That would absolutely not include Blue Moon Brewing Co., which never existed as an independent brewing company but appears first in the "Craft Breweries" section of the MillerCoors website.

In fact, the Brewers Association definition also doesn't include Grand Rapids-based Founders Brewing Co., which sold 30% of its ownership to Spanish company Mahou San Miguel a couple years ago. That deal, which kept the majority of Founders's ownership intact, didn't spark an uproar like Wicked Weed's acquisition.

Beer connoisseurs tend to resent the idea of publicly traded, corporate macro-breweries controlling craft beer. Many are concerned that they'll prioritize profit over quality, hoard hops and undersell traditional craft brewers. There's also a sense of pride that the demand for craft beer developed from humble beginnings, in many cases with home-brewers wanting to share their creations with others.

For brewery owners, selling to a big company can be a sweet deal. It appears the breweries keep making their beer the same way, with the same staff – at least, the ones who stick around.

A big side effect of the craft movement is that it's causing people to think those beers are better than beers like Budweiser – which, to be fair, is in fact a well-made, reliable, refreshing American adjunct pilsner. And as anyone who's ever watched a Super Bowl can tell you, the big beer companies place a high value on image.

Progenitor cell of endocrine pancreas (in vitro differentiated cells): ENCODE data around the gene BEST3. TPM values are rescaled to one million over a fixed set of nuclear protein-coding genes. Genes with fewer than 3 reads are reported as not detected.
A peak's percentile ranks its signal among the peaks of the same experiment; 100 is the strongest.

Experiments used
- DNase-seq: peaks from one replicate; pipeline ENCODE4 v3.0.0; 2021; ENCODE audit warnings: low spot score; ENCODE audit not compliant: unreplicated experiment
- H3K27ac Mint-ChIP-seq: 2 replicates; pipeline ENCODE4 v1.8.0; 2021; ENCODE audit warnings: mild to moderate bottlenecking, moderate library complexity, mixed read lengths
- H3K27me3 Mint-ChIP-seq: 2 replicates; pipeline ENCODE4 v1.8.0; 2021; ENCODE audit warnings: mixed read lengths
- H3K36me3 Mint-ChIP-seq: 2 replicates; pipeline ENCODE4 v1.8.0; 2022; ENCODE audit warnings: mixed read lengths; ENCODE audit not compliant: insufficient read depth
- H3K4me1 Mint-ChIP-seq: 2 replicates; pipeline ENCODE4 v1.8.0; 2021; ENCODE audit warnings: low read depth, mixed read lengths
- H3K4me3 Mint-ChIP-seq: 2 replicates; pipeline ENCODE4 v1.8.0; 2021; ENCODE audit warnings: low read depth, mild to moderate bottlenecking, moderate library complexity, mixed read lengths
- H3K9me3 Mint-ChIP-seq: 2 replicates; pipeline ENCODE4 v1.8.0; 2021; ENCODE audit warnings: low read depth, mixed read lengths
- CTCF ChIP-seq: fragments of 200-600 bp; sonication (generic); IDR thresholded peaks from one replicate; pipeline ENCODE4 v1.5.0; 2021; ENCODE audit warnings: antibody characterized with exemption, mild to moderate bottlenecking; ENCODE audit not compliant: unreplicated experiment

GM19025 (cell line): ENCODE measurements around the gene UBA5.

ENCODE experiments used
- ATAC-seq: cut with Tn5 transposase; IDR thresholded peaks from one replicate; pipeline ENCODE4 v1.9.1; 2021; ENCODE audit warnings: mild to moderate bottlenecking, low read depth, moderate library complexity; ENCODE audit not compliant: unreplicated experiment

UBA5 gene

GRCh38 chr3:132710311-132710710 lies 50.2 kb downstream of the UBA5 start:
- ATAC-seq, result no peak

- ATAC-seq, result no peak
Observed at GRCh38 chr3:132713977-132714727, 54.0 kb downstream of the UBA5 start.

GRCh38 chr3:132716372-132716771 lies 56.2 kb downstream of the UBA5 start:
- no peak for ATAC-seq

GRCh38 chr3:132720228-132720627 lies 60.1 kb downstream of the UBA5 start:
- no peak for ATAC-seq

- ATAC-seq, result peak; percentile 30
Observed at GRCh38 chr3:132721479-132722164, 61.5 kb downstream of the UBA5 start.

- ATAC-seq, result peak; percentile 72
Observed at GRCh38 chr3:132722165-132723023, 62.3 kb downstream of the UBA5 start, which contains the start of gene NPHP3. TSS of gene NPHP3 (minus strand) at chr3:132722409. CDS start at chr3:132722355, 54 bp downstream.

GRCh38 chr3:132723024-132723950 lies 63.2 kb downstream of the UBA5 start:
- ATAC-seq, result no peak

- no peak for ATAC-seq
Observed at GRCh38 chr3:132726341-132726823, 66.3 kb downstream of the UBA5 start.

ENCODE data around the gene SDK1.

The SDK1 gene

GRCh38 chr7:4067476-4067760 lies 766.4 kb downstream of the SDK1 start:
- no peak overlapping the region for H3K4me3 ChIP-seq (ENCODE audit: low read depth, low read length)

In 2016, total volume at Anheuser-Busch declined 2 percent, including a 1.6 percent volume decline in North America, the Associated Press reports.

This fall, the Detroit Red Wings will begin playing in their new home, Little Caesars Arena, with Bud Light as the team's official domestic beer, it was announced Monday.

When I go to a game with my friend who likes Space Dust, perhaps we'll stop by the Goose Island Pub on the main concourse. Perhaps he'll wonder why it's named for a Chicago brewery and not one of the many fantastic Michigan ones.

Or maybe he'll see this cheat sheet of macro-breweries and the "craft beer" brands they own:

Anheuser-Busch Inbev (Bud Light, Budweiser, Stella Artois): Goose Island Beer Co., Elysian Brewing Co., Shock Top, 10 Barrel Brewing Co., Blue Point Brewing Co., Breckenridge Brewery.

Constellation Brands (Corona, Modelo, Pacifico): Ballast Point Brewing Co.

Heineken (Tecate, Red Stripe, Amstel): Lagunitas Brewing Co.

Millercoors (Coors Light, Miller Lite, Keystone Light): Blue Moon Brewing Co., Jacob Leinenkugel Brewing Co., Saint Archer Brewing, Terrapin Beer Co.

North American Breweries (Labatt Blue, Genesee, Honey Brown): Magic Hat Brewing Co., Pyramid Brewing Co., Portland Brewing Co.

Spirits of Detroit columnist Robert Allen covers craft alcohol for the Free Press. Contact him: rallen@freepress.com or on Untappd, raDetroit; Twitter @rallenMI, and Facebook robertallen.news.

© 2017 Detroit Free Press